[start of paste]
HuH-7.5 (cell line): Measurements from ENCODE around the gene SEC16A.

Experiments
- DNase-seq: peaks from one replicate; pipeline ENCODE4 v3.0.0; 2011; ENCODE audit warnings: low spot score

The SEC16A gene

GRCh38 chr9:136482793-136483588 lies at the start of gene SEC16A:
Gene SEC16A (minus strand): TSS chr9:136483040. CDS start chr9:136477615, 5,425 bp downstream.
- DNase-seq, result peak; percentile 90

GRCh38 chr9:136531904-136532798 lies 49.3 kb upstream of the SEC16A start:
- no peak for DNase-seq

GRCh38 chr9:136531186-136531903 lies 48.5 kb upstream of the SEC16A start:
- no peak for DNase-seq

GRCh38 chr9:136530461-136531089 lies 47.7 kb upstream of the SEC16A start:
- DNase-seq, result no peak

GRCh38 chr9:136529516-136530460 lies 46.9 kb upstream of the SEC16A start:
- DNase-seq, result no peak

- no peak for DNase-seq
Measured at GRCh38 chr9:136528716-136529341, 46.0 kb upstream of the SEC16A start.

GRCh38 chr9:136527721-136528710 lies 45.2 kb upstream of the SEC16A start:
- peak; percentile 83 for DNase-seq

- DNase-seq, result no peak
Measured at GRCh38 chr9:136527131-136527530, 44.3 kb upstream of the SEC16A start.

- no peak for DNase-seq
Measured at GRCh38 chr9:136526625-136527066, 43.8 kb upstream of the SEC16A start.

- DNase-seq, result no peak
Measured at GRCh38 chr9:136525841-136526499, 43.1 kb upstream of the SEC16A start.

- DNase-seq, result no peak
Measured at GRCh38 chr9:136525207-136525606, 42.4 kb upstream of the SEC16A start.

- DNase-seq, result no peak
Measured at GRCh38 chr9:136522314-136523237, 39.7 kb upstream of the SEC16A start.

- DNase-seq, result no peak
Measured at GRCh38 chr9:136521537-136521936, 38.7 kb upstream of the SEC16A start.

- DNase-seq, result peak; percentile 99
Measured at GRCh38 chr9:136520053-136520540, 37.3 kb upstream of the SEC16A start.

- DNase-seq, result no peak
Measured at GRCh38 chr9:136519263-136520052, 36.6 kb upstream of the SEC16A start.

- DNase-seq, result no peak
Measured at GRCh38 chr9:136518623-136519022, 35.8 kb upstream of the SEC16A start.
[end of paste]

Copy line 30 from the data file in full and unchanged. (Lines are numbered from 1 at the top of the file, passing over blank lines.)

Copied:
- DNase-seq, result no peak